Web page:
Some people are predominantly mouse users and some are predominantly keyboard users, and if you pit one group against the other, the keyboard user will almost always finish a task faster than the mouse user. Why is that? Because keyboard shortcuts save time. Every time you use your keyboard instead of reaching for the mouse, navigating the pointer to the correct button or menu, and clicking, you’re saving anywhere from 2-10 seconds. When you work eight hours a day, all these seconds count and you end up saving as much as 30 minutes or more each day, at least, according to Robertson Mcllwain who created KeyRocket.
KeyRocket is a software that helps users learn keyboard shortcuts. As you keep working on Windows and Microsoft Office applications, the software monitors your actions. Whenever it recognizes that a specific series of mouse actions were performed, it alerts the user through a pop-up the equivalent keyboard shortcut that performs the same action. The idea is that, when reminded a sufficient number of times, the user will learn to use the keyboard shortcut instead.
For example, if you select some text and click the “Bold” button in Microsoft Office, KeyRocket will teach you that you can press the key combination Ctrl+B to do the same thing. It is hoped, that over time, you will start using Ctrl+B instead of reaching for the mouse everything you need to make text bold. And when you actually start using the keyboard, KeyRocket will congratulate you on mastering the shortcut.
By default, KeyRocket will only urge you to use shortcuts when you persistently use a particular mouse action, say more than 3 times or 5 times in a session. One time actions are ignored so as not to overwhelm you with keyboard shortcuts you don’t need to remember. If you already know and frequently use a shortcut, KeyRocket will not attempt to suggest it. A shortcut is considered to be mastered after it has been used about ten times. The progress of mastering a shortcut is also tracked in a notification window.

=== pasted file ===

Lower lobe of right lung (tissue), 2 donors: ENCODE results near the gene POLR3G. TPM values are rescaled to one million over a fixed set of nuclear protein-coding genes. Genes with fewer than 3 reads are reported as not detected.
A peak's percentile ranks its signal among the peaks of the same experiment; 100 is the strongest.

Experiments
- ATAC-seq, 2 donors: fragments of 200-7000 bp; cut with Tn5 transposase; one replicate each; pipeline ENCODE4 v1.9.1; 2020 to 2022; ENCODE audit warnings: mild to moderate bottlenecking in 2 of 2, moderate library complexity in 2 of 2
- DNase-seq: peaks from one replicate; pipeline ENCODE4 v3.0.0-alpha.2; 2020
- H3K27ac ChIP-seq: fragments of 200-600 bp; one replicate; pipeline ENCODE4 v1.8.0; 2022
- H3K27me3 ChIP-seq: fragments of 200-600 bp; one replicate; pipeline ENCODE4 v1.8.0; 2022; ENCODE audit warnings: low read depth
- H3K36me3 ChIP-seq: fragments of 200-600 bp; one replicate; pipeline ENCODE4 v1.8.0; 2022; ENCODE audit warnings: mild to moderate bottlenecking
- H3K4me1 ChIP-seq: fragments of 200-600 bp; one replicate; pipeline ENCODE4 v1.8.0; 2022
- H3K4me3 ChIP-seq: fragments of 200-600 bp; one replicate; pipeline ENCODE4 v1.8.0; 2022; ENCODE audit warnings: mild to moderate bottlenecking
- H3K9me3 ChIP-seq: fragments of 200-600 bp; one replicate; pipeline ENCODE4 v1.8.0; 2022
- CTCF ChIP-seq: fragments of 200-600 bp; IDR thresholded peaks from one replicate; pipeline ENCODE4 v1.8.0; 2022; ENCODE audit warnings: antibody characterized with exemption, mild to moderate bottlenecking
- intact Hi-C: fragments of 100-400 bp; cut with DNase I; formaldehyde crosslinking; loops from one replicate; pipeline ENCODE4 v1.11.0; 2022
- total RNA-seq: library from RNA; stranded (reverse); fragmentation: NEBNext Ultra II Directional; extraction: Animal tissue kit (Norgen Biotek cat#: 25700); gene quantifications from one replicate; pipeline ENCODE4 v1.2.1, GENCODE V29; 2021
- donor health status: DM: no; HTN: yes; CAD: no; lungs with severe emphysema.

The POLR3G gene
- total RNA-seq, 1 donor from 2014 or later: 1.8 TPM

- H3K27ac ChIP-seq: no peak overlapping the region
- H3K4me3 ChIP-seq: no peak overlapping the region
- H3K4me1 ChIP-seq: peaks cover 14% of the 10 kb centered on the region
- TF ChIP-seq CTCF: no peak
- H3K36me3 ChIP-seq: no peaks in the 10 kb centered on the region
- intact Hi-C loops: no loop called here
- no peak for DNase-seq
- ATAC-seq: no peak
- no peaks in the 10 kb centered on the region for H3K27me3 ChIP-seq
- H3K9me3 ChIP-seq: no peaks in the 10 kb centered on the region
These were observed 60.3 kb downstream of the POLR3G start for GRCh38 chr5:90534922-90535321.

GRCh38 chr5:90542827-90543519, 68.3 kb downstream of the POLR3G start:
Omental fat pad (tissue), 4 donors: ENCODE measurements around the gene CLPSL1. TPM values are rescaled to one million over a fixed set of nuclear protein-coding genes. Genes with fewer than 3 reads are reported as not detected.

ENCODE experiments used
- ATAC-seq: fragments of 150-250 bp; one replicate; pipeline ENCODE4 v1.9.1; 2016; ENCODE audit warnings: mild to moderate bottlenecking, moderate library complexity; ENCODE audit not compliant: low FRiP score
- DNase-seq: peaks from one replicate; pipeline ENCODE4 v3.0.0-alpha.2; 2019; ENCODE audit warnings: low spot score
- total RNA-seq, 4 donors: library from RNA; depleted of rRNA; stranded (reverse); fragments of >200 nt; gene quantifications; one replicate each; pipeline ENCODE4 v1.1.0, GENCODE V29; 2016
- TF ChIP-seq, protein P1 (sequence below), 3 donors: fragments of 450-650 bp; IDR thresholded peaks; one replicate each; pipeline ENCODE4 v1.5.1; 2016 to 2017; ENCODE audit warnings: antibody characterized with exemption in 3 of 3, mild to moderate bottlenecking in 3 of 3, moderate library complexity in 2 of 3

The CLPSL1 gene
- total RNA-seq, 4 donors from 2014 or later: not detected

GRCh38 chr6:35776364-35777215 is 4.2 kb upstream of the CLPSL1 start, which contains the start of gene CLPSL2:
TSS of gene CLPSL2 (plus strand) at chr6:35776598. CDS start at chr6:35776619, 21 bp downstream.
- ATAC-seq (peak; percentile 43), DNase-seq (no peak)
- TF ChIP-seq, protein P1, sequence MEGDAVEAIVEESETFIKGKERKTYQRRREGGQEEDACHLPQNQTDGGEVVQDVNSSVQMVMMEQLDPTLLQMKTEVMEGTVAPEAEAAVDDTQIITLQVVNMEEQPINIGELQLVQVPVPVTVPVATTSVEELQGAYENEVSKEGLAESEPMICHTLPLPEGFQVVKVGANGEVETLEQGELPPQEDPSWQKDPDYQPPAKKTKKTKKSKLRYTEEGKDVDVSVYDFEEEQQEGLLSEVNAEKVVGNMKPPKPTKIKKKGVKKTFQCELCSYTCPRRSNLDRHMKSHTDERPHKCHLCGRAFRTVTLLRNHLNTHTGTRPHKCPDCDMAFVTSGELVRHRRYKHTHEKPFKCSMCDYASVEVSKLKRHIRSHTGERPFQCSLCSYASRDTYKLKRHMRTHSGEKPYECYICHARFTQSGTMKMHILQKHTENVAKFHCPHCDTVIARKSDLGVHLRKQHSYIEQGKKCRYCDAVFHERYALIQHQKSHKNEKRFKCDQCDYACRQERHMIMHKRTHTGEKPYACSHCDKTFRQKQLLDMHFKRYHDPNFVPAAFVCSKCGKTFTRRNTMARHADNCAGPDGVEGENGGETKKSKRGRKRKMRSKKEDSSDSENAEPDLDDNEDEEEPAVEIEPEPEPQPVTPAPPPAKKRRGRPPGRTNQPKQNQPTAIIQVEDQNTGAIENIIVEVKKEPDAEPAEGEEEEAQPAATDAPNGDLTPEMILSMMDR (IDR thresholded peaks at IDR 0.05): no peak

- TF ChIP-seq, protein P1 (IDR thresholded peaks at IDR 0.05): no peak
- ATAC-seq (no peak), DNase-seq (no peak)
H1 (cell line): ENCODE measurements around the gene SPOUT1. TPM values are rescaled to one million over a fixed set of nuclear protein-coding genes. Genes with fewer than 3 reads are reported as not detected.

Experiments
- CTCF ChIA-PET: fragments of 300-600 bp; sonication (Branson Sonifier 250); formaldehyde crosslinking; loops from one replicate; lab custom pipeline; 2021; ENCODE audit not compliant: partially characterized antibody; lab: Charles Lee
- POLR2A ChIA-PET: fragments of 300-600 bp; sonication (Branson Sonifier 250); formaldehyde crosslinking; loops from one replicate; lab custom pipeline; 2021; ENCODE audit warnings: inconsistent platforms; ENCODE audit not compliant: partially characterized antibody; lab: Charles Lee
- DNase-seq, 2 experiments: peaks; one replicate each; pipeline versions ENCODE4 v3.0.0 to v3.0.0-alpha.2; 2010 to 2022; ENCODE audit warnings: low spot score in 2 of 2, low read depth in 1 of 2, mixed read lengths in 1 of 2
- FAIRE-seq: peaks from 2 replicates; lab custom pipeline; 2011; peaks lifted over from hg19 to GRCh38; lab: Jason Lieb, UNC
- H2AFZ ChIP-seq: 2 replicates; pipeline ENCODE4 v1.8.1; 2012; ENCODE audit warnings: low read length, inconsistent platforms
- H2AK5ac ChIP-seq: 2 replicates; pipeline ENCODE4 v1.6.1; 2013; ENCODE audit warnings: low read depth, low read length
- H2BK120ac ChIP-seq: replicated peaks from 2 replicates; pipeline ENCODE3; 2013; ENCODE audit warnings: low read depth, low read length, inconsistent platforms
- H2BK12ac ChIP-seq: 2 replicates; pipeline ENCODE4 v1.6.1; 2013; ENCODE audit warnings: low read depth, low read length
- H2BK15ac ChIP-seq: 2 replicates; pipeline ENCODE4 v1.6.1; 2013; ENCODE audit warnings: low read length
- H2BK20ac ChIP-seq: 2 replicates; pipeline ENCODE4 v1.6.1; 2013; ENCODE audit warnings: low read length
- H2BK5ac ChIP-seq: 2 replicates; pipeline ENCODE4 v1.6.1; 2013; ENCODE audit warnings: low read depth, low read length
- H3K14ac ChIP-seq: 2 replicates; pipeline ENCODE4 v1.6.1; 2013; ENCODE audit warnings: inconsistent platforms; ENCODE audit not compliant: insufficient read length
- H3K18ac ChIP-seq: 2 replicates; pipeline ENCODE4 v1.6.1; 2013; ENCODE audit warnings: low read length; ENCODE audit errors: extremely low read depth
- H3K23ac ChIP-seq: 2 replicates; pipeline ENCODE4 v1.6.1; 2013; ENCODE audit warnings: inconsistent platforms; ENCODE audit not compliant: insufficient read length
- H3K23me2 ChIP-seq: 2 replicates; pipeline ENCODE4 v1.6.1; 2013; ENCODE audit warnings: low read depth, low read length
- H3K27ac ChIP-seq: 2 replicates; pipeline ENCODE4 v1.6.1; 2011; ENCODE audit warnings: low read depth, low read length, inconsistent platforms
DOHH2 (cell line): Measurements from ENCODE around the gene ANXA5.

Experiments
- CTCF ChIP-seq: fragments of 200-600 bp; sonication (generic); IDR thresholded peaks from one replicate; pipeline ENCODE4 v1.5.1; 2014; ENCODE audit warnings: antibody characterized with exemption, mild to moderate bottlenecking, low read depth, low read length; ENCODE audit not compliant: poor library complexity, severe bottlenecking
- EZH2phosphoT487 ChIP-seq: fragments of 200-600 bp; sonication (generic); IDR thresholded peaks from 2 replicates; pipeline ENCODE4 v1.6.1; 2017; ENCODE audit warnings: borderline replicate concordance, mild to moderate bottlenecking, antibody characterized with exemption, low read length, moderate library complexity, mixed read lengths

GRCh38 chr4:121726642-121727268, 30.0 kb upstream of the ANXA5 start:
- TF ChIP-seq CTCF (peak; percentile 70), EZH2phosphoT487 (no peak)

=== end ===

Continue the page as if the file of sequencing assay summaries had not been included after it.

The Statistics Dashboard gives you a unique view of your personal KeyRocket history, displaying Wasted Clicks, Shortcuts Used, Shortcuts Mastered along with your Shortcut Score.
If you just want to learn shortcuts on your own, there is a shortcut browser that is a wonderful resource that reveals all shortcuts for each application. It also explains interesting statistics regarding those shortcuts, such as the likelihood of one being introduced to you through a notification popup and overall popularity.
The Shortcut Browser can be accessed by pressing Win+Shift+K or by clicking on Shortcut Browser in the Options Menu in the System Tray.
The free version of KeyRocket works for Windows and some Microsoft Office components (Word, Excel, PowerPoint, or Outlook). By upgrading to KeyRocket Premium, you get access to all of Office, plus Visual Studio.